I next came into contact with Mr Cushing several years later when I was thirteen with both the Brides of Dracula (1960) and Revenge of Frankenstein (1958). These are two of my favourite hammer films and equally I would say two of my favourite of his performances in perhaps his most defining roles! Cushing was able to bring new and unique interpretations to the characters of Doctor Van Helsing and Baron Frankenstein, roles that had already been interpreted several times on screen. With Van Helsing instead of a bumbling elderly scientist who relied purely on his brains to fight Vampires he presented us with a swashbuckling type hero who relied not only on his mental capability but his physical one as well. What I love about Cushing in Brides of Dracula is one particular scene. Having been bitten by that films villain Baron Meister he finds he has no choice but to attempt to burn the poison out of his system using a cattle brand. Helsing heats the brand up and then raises it tentatively to his neck. It’s a great moment and the sheer amount fear Cushing manages to portray on his face is incredible.


I have to devote a paragraph to what I must say is my personal favourite of all of Cushing’s roles. I am of course speaking about Baron Frankenstein. What Cushing did with the character of Frankenstein, in my opinion, was to outshine Colin Clive’s wonderful performance and take the audience’s attention away from the monster and slowly on the titular mad-scientist. However when referring to Cushing’s interpretation I detest using that term, this Baron wasn’t mad he was obsessed, driven to complete his work. What I love about his portrayal is that although the Hammer Frankenstein series do not admittedly have the best continuity in the world, throughout them we see how the character of the Baron slowly changes until he has driven himself to almost insanity at the climax of Frankenstein and the Monster from Hell (1974). Anyone who is interested in gothic horror or simply seeing a great performance from a great actor should try and pick one of these up.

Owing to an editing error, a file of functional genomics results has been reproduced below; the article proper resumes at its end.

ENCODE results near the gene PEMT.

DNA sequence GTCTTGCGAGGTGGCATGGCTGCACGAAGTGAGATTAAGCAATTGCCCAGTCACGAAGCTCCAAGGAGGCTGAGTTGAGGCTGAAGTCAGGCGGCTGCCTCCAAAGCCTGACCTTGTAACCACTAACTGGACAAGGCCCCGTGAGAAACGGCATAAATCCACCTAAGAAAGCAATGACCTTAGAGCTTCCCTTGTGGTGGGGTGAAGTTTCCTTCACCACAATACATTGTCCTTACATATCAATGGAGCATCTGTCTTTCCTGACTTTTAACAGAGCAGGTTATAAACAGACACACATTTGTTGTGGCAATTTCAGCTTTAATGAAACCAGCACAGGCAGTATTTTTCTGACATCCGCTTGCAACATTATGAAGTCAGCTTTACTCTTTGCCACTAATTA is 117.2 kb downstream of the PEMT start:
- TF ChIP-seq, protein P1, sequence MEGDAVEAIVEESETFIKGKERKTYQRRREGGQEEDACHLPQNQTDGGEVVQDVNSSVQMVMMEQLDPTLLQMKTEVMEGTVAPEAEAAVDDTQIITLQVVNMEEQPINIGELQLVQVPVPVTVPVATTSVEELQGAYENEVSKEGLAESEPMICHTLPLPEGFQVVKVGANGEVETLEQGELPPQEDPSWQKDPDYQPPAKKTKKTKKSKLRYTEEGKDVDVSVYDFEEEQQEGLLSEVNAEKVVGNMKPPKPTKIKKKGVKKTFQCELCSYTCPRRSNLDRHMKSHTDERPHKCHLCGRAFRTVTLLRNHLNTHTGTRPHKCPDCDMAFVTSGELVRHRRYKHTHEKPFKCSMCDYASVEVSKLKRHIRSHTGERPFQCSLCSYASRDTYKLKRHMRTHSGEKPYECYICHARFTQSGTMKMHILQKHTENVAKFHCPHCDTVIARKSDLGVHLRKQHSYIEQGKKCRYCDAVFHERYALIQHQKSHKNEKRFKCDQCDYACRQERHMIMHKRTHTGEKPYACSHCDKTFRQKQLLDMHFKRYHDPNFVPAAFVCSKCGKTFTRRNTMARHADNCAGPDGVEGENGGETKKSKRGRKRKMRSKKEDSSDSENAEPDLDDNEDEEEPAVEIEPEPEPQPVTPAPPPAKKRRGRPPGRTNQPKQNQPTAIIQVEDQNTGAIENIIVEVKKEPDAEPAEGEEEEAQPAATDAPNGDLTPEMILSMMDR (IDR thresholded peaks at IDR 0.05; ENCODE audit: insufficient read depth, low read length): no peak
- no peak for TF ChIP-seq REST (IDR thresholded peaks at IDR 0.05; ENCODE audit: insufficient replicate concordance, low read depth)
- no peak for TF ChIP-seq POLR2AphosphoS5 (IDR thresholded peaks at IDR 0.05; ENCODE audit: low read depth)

At this point I was fully obsessed. For Christmas one year, I was fortunate to receive a copy of both his autobiographies, a memoir and past forgetting. They truly are wonderful books and I fell in love with the story of the Gentleman of Horrors life, I recommend them to any fans or anyone who is interested in hearing more about him (there recent reprinting makes them much more accessible as well!). There’s a touching section where Cushing discusses the death of his wife and its effect on him, it really is moving and his honesty is inspiring.

One final note and it’s something that I really think is a tribute to the acting ability of the great man. I was born two months after his death and I own a great deal many of his films. I always think it demonstrates just how good an actor is when years after their death a young person can look back on their films and still see what great performances were given. I hope that on his centenary many other people will discover one of the greatest horror actors, if not one of the greatest British actors, of all time and continue to be thrilled and enthralled by his performances.